During a guided bus tour, about three hours long, you will get the opportunity to get into the open pit mine Garzweiler to see the geology and the excavation techniques. The tour also includes a visit of recultivated areas and a village that will be relocated. Afterwards, if you are free from giddiness, you can walk over the edge of the open pit mine on a breathtaking glass skywalk.

After a short transfer, Chateau Paffendorf will be reached for lunch. Built in the Renaissance style, mostly between 1531 and 1546, it is completely surrounded by a moat. After lunch, served in the inner courtyard or in one of the wings of the site, the large park of the chateau is inviting you to take a walk and to admire the architecture of the building.

Transport: Coach
Departure Group 1: 08.00 a.m.
Departure Group 2: 09:30 a.m. (optional, only if more than 50 persons will participate)
Return Group 1: approx.: 04.30 p.m.
Return Group 2: approx.: 06.00 p.m.
Numbers: minimum 25, maximum 90 participants
Special requirements: Take field boots for visit of the open pit mine and additional shoes to change. If available, bring your own safety goggles: Helmets and safety jackets will be provided.
Costs (including lunch and guided tour): 60 €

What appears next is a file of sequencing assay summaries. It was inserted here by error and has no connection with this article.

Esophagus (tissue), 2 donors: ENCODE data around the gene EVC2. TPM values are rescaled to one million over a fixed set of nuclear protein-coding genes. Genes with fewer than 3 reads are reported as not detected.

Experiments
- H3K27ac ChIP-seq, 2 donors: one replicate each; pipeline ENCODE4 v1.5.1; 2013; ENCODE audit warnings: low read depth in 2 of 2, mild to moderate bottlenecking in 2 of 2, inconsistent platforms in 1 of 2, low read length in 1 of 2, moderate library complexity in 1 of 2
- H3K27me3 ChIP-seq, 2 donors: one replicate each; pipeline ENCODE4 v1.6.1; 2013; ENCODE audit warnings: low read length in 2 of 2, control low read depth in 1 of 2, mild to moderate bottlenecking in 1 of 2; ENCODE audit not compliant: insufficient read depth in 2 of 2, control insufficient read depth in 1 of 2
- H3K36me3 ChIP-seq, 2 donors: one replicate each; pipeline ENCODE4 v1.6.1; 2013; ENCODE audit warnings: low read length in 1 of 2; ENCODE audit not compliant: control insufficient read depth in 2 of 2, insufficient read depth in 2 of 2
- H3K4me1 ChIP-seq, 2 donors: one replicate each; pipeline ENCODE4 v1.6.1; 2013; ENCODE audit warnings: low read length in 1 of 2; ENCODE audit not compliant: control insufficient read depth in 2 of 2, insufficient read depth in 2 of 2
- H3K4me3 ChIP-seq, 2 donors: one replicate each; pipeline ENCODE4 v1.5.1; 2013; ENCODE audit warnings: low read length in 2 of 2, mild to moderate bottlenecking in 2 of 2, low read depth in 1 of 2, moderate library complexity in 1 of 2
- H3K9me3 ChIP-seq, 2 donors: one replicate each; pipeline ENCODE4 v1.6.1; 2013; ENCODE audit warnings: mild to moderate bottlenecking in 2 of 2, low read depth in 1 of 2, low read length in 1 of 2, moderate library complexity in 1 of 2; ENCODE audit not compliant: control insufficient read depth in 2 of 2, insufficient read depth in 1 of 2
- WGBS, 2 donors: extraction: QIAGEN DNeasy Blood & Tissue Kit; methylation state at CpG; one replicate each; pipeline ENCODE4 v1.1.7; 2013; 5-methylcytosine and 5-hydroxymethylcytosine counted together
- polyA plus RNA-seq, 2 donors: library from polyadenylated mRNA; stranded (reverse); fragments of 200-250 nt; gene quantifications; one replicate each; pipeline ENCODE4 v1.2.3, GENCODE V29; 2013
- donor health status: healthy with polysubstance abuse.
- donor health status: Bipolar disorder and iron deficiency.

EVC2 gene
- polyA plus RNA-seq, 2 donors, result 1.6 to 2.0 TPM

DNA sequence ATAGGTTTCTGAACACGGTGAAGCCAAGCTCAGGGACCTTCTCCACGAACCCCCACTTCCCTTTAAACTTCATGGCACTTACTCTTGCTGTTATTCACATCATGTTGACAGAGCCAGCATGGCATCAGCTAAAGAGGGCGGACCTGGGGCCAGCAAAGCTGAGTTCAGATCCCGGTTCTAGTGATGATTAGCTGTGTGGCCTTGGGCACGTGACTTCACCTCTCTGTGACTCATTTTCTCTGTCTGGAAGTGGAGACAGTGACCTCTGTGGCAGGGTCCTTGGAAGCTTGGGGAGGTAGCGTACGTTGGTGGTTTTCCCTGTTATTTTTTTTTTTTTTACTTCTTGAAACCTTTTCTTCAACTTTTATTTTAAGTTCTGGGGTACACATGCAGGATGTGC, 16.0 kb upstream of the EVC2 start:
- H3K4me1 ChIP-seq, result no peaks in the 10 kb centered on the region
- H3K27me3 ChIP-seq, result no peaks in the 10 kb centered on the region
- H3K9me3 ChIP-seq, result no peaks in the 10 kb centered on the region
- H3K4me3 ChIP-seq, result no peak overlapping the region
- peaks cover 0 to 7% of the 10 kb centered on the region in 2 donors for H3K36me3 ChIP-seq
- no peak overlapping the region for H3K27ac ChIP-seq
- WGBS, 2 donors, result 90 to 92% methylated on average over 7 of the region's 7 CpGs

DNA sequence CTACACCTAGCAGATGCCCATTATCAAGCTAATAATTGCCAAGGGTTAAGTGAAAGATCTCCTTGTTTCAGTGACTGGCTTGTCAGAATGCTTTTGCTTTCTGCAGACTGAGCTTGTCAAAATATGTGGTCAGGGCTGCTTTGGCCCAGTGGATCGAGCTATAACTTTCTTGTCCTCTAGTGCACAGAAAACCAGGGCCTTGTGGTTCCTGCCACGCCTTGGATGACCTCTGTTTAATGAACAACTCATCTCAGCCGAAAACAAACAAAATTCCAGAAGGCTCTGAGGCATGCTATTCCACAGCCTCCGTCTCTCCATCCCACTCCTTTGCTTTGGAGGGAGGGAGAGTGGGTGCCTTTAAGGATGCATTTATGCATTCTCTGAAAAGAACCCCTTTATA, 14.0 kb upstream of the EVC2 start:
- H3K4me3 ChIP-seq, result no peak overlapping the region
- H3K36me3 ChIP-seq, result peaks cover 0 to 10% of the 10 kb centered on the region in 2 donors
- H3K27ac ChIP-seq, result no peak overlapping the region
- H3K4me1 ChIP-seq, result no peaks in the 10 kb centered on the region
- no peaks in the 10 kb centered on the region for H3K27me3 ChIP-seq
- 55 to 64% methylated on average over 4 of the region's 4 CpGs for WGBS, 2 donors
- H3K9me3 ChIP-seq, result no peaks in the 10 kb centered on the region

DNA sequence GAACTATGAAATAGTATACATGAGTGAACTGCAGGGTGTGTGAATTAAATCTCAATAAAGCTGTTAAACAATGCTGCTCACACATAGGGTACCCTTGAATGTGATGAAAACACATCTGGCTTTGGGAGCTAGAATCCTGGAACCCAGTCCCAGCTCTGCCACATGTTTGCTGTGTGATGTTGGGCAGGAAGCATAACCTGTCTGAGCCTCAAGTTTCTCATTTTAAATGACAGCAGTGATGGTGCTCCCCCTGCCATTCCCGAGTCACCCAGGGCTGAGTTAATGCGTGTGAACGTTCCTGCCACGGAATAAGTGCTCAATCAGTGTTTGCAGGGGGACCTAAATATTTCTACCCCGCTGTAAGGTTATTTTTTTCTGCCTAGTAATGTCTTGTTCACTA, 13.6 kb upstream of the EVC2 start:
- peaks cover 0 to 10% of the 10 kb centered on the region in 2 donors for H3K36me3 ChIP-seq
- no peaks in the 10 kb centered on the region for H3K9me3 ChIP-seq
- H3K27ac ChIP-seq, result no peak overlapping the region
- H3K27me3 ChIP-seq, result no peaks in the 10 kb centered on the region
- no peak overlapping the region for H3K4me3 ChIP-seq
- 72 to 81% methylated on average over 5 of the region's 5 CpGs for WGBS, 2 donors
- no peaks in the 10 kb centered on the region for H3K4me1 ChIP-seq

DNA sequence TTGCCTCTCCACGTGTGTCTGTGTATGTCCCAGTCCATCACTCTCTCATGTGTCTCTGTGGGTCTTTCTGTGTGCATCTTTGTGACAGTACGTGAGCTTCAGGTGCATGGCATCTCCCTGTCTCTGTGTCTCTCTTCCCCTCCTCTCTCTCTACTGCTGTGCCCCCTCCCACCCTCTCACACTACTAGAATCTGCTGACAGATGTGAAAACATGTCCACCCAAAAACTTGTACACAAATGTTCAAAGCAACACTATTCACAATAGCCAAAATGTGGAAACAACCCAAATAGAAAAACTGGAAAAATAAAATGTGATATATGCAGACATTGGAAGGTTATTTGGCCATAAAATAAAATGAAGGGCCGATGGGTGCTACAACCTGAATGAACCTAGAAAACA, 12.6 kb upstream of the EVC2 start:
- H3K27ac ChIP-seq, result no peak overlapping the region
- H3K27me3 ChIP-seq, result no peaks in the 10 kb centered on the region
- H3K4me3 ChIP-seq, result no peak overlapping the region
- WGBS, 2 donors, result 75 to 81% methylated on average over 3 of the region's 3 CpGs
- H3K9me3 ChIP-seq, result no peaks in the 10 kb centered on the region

B3. – Neanderthal Museum and medieval town of Zons
Sven Hartenfels (University of Cologne)

Full day excursion. The morning is dedicated to the Neanderthals and a time travel through the history of mankind. It includes a visit to the iconic type locality of the first Neanderthal man, discovered in 1856 in cave sediments of Middle Devonian reef limestone. Albeit later completely removed by quarry works, additional bones and artifacts were recovered in the ancient quarry pile in the late Nineties of the last century. Nearby, a guided tour in one of the most modern museums of Europe will enable to hear about the history of mankind from its beginnings more than four million years ago and to admire besides many other objects breath-taking dermoplastic reconstructions of hominids.

After short transfer (about 45 min) the medieval town of Zons will be reached, a unique piece of history, founded in 1373 on the banks of the river Rhine. Still completely engirded by the town wall, it served as customs fortification for the river boats. After lunch served in one of the oldest houses of Zons, you can explore the town on your own, with a guided tour, or simply enjoy the time in one of the beautiful cafes.

Transport: Coach
Departure: 08:45 a.m.
Return approx. 5:15 p.m.
Numbers: minimum 25, maximum 90 participants (with separately guided tours for maximum 30 participants)
Special requirements: none